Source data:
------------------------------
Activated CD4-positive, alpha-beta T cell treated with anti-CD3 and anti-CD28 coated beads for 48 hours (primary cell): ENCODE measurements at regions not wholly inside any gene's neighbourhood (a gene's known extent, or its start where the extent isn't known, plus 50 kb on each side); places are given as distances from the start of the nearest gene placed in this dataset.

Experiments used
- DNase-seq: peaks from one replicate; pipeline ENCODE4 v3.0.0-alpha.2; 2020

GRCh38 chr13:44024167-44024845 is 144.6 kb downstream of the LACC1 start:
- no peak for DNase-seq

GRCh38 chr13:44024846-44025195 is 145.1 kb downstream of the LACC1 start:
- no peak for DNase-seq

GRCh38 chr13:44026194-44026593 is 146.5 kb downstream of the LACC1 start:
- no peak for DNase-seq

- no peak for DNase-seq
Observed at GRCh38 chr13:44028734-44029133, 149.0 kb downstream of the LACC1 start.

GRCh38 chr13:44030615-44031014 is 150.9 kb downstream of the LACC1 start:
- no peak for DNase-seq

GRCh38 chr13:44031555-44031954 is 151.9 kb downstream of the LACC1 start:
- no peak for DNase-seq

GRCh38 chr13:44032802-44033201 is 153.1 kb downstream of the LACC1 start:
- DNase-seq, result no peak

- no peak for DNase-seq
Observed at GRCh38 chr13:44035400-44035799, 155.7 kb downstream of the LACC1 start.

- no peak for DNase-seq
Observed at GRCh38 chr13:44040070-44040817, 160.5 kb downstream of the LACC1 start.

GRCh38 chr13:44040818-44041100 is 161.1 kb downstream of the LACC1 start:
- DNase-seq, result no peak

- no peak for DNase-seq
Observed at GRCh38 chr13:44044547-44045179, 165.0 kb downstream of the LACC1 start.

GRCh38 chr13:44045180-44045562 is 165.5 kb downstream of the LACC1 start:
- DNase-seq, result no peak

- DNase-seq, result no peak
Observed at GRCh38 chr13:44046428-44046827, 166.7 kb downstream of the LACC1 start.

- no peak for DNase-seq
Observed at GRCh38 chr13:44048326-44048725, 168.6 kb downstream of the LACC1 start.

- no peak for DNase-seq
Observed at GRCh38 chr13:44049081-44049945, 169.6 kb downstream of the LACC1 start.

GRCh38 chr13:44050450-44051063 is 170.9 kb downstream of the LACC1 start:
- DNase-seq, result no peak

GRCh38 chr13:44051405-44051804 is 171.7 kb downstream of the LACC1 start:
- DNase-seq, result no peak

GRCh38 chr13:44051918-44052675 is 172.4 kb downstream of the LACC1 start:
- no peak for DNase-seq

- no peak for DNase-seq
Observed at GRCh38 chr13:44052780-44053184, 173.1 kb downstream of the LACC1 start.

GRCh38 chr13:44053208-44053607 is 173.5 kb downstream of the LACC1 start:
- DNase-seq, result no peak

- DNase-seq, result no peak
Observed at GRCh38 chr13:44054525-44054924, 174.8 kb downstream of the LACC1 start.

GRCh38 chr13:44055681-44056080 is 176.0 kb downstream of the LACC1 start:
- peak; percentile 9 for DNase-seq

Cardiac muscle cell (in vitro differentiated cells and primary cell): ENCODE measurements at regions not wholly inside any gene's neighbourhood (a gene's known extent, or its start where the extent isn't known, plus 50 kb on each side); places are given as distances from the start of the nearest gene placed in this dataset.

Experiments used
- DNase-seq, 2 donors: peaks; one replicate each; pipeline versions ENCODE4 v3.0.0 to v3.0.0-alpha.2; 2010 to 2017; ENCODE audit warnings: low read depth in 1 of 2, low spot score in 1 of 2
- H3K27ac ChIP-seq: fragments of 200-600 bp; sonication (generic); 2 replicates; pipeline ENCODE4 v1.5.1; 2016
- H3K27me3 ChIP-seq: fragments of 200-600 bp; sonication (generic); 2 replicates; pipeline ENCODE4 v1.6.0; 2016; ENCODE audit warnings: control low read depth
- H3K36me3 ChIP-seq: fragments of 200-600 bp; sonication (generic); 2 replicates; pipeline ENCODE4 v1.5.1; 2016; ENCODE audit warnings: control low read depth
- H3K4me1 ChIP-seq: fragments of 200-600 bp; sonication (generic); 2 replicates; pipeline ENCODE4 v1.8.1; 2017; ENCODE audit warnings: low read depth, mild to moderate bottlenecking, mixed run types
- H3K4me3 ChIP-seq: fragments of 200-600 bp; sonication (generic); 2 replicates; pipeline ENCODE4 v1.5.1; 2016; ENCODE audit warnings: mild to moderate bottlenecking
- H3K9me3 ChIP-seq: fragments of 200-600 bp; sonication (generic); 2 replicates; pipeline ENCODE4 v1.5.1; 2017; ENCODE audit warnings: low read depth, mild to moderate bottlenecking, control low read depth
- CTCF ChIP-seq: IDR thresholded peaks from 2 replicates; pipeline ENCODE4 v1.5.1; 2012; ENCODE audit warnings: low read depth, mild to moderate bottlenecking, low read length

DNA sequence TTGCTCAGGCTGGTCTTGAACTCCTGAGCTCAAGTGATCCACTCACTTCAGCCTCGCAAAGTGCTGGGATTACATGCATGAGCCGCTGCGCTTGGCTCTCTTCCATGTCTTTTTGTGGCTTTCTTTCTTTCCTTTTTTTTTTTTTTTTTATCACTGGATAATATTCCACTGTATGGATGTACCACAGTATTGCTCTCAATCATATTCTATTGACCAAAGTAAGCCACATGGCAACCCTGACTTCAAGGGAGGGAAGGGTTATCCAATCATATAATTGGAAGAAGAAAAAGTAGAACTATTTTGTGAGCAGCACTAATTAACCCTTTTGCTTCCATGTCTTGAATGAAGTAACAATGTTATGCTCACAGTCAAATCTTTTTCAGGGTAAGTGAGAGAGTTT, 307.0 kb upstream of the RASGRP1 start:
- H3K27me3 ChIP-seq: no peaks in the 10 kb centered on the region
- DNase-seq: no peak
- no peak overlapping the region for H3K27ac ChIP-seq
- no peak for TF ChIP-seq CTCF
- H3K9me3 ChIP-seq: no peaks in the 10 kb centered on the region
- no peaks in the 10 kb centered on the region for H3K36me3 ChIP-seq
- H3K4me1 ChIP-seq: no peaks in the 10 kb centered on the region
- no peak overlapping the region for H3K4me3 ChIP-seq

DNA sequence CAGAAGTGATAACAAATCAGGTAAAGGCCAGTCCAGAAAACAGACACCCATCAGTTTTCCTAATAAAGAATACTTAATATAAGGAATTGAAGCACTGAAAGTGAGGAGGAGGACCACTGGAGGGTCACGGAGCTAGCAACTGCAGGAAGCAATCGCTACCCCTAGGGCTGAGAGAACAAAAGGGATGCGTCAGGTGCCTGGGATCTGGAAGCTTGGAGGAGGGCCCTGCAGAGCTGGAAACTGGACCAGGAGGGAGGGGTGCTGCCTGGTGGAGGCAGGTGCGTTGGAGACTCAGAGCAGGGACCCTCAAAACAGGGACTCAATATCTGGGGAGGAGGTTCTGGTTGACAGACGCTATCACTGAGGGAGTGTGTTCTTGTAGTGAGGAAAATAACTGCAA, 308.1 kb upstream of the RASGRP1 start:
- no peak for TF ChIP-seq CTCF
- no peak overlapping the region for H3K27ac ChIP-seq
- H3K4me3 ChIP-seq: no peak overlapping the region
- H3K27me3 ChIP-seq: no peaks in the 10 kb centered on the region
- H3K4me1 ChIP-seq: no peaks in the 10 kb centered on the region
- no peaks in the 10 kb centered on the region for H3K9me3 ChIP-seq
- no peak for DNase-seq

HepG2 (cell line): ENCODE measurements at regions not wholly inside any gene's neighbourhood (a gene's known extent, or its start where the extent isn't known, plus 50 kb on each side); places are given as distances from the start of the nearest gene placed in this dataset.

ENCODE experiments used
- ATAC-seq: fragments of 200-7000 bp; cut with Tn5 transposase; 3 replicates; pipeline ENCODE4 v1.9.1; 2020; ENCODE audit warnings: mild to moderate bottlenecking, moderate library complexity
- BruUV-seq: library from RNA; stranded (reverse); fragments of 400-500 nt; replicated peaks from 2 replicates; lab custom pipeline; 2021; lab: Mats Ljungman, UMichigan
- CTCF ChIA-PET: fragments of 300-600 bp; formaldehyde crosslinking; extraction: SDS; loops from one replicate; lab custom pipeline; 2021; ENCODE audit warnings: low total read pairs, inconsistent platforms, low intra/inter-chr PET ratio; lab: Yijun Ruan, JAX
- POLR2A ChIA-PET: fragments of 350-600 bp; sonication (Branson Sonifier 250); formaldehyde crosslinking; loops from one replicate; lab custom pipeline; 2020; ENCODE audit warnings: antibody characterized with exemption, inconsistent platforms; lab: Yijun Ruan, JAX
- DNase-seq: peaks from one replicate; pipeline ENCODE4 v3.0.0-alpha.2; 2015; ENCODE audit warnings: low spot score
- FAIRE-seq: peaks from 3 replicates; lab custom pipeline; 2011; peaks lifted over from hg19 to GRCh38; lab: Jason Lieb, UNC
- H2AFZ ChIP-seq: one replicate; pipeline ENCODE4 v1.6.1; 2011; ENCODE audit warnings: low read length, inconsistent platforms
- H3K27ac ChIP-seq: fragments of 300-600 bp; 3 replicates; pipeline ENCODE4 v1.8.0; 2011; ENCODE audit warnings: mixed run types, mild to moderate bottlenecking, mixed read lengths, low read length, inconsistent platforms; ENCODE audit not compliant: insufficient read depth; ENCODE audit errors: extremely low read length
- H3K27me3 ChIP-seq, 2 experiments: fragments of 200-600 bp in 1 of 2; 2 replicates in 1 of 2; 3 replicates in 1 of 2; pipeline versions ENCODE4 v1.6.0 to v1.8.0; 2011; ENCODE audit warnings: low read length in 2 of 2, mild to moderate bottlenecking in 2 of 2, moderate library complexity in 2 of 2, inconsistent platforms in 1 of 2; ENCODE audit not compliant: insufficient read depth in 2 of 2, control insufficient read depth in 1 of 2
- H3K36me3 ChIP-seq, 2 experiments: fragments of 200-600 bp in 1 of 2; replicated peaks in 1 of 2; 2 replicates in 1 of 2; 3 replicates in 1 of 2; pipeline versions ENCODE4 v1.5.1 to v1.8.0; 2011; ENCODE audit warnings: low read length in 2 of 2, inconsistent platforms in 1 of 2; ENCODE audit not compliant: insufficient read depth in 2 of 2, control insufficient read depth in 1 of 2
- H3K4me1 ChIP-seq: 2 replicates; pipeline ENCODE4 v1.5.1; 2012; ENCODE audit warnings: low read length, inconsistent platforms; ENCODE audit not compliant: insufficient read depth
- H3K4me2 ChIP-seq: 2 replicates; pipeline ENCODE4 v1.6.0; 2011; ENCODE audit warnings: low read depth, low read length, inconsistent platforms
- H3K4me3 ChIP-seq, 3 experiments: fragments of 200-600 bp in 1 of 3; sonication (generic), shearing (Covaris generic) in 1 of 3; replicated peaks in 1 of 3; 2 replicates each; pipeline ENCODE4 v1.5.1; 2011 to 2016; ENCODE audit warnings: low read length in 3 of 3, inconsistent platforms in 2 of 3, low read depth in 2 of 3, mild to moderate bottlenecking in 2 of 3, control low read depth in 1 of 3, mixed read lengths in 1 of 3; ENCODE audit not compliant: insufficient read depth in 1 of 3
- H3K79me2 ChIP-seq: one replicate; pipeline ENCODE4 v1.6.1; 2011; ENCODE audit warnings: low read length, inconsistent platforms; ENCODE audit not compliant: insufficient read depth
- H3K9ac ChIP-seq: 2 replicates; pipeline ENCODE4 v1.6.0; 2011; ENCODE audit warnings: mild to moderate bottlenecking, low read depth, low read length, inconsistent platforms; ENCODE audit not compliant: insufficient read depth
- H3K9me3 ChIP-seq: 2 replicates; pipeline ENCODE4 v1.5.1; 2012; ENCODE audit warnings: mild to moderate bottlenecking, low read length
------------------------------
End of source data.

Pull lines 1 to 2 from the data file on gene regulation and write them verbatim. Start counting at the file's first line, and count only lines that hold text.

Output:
Activated CD4-positive, alpha-beta T cell treated with anti-CD3 and anti-CD28 coated beads for 48 hours (primary cell): ENCODE measurements at regions not wholly inside any gene's neighbourhood (a gene's known extent, or its start where the extent isn't known, plus 50 kb on each side); places are given as distances from the start of the nearest gene placed in this dataset.

Experiments used